I’m a recovering professional. I spent most of my growing-up days in the midwest as a pastor’s kid. Before then I was a missionary kid in South America. I knew the truths of God; I walked the walk and talked the talk. I had, and still have, great God-fearing parents that raised me well. I was a professional Christian, or so I thought.
The area in the midwest where I grew up has a heavy German influence, which means lots of beer, sauerkraut, and Lutheran and Catholic Churches. I went to a Lutheran high school. My dad pastored a non-denominational church. I assumed we were non-denom because we weren’t Catholic or Lutheran. My best friend was Episcopal, so I just figured he was on the map somewhere between Catholic and Lutheran. I didn’t put much thought into it. I was a Christian, though.
I moved to Memphis in 2007. I was eager to jump into Visible Music College, where I’d be studying worship leadership and ministry for the next three years. I remember driving down some of the main roads, passing by Baptist churches, Methodist churches, Presbyterian churches, Pentecostal churches, all kinds of churches! Church of God, Church of Christ, Church of God in Christ! First Baptists, Free Will Baptists, Missionary Baptists, Institutional Baptists, Methodist churches, African Methodist Episcopal churches (still trying to figure that one out), first Presbyterian, second Presbyterian, Hope Pres… You get the idea. I quickly lost my professional status, I had no idea what I was getting into. All these different beliefs, views, interpretations, theories, mindsets, opinions, strongholds, and ideologies had me stressing over which one I belonged to!
Change was in the air! Culture shock settled in.
It was different in the south; the food, the weather, the people, their accents. Everything was different for this midwest kid. Instead of beer and sauerkraut, it was sweet tea and fried chicken (or barbecue). Instead of cool weather and peaceful nights, it was hot as I fell asleep listening to sirens and traffic. Instead of corn fields on every corner, it was churches on every corner.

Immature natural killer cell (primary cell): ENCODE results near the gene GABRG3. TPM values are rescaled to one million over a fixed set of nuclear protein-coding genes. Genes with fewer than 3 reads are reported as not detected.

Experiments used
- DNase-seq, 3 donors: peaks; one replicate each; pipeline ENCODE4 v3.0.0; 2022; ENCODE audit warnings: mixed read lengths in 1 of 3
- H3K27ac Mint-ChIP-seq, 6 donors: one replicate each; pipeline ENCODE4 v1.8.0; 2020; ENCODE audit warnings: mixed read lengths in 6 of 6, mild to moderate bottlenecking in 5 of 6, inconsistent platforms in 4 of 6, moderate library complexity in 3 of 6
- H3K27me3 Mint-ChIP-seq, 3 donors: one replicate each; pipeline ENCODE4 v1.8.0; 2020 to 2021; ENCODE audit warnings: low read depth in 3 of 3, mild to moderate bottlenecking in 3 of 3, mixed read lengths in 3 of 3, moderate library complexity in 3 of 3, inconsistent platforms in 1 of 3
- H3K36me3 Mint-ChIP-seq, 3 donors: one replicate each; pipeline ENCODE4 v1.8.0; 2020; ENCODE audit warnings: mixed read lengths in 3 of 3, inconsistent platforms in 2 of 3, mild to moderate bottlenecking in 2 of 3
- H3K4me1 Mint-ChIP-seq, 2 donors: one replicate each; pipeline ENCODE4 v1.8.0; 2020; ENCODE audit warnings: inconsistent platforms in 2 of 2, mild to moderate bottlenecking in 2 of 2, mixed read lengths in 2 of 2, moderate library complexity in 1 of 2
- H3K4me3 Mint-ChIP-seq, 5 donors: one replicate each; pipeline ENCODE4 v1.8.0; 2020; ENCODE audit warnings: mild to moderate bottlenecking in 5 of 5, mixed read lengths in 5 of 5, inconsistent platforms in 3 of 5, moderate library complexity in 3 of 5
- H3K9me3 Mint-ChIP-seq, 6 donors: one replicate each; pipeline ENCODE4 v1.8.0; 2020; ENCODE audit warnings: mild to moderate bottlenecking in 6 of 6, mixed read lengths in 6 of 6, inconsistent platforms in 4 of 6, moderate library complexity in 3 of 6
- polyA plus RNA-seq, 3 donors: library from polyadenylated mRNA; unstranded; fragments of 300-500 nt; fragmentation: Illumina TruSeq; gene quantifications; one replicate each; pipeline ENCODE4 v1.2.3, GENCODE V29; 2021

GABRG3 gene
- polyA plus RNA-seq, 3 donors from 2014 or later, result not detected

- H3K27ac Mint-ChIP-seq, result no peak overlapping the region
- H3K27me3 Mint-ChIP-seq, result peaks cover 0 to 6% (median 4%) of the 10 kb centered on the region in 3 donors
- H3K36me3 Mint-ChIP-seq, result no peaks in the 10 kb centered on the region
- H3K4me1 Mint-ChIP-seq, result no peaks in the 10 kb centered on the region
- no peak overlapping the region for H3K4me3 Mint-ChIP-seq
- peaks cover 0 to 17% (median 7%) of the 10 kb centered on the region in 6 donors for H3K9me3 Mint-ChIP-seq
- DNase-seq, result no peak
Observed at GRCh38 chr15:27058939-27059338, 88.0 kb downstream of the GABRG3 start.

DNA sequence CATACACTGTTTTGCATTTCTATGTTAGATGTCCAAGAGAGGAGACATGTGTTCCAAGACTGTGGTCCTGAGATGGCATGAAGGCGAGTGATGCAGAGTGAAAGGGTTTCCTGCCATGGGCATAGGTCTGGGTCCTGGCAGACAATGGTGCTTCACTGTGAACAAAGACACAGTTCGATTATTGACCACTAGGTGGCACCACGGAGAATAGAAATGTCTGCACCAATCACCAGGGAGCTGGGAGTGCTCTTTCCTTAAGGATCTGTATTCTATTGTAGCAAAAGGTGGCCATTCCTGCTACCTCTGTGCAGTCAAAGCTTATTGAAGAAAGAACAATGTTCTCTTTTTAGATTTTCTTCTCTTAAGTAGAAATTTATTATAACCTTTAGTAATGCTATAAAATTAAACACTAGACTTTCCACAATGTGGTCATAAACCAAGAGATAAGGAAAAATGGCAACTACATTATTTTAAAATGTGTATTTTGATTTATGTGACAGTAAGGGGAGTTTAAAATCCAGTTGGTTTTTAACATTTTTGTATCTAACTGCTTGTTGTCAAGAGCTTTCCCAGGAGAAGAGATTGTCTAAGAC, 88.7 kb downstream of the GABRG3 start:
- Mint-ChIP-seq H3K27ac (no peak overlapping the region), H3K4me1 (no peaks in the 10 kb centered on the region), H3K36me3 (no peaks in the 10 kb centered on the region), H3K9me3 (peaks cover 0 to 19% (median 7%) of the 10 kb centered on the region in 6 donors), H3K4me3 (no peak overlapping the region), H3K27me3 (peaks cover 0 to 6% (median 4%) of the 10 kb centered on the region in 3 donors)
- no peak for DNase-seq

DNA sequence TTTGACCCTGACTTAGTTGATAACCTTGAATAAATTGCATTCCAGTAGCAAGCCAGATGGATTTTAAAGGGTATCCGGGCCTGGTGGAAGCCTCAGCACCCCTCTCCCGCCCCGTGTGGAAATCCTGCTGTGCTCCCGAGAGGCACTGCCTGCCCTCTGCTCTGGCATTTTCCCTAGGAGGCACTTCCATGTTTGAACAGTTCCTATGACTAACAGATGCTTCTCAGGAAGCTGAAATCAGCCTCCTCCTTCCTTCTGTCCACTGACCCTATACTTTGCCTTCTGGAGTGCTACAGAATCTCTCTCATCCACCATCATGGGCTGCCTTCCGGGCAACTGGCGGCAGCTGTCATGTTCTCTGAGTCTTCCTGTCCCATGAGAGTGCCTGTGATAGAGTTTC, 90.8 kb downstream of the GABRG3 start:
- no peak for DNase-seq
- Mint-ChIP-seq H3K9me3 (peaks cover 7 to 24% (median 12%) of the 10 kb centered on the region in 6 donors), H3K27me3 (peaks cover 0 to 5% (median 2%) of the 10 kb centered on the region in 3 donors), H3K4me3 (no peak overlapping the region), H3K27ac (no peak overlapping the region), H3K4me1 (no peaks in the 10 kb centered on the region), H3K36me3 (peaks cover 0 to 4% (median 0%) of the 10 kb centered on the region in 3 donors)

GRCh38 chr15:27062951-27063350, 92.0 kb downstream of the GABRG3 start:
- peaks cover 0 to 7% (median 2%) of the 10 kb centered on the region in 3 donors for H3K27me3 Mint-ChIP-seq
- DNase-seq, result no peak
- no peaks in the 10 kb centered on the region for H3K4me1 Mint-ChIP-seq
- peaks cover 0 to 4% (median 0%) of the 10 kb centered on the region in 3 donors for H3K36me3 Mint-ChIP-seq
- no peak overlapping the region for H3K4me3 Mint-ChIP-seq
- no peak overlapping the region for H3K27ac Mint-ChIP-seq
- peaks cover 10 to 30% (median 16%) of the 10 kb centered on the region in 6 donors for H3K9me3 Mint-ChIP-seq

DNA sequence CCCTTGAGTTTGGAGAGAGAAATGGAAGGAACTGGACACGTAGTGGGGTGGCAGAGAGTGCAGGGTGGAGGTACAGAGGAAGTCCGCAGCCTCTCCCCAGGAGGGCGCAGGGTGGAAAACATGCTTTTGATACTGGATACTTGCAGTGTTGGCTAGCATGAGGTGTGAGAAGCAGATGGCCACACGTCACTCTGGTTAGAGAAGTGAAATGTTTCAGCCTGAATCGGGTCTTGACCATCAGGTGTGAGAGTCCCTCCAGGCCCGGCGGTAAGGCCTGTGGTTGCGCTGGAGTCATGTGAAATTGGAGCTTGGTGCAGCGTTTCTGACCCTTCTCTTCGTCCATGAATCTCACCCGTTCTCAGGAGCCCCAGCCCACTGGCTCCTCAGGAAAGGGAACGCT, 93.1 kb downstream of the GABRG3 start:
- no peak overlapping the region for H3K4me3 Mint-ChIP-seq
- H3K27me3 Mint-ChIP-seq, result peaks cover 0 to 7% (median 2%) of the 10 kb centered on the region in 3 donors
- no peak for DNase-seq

I saw the world changing around me. Or did I see myself changing around the world? I was growing up, living on my own, thinking for myself, left to fend in the buckle of the Bible Belt, and this began my pilgrimage, my story of change.
Change makes you ask questions. So I asked: What denomination did I belong to? What belief system did I fit into? Predestination or free will? Calvinism or Arminianism? Pre or post trib? Once saved always saved? I had a lot of figuring out to do. The most important partner in my discovering and searching was Holy Spirit. I went deeper, worshipped more intimately, I knocked and the door was opened to me, just as He promised. I had great leaders and friends around me, which I was, and still am, thankful for. But my single best decision in all of it was my pursuit towards God and His purposes in my life.
All of this sudden change in my life caused me to make decisions. Change makes you face decisions. Change makes you face fear. I could either reject what was different, because I wasn’t used to it (or perhaps because I feared it) or I could press into God and seek His heart on the mystery. I chose the latter and it set in motion a most amazing adventure.
Face your fears.
But don’t do it without the great Helper, the great Counselor, Holy Spirit.
Change is good, but change with a purpose is great. Seek first the kingdom and His righteousness (Matthew 6:33).
Why are folk sharing their stories of change? Take a look here and perhaps you have a story to share as well…
To read more stories of change visit here.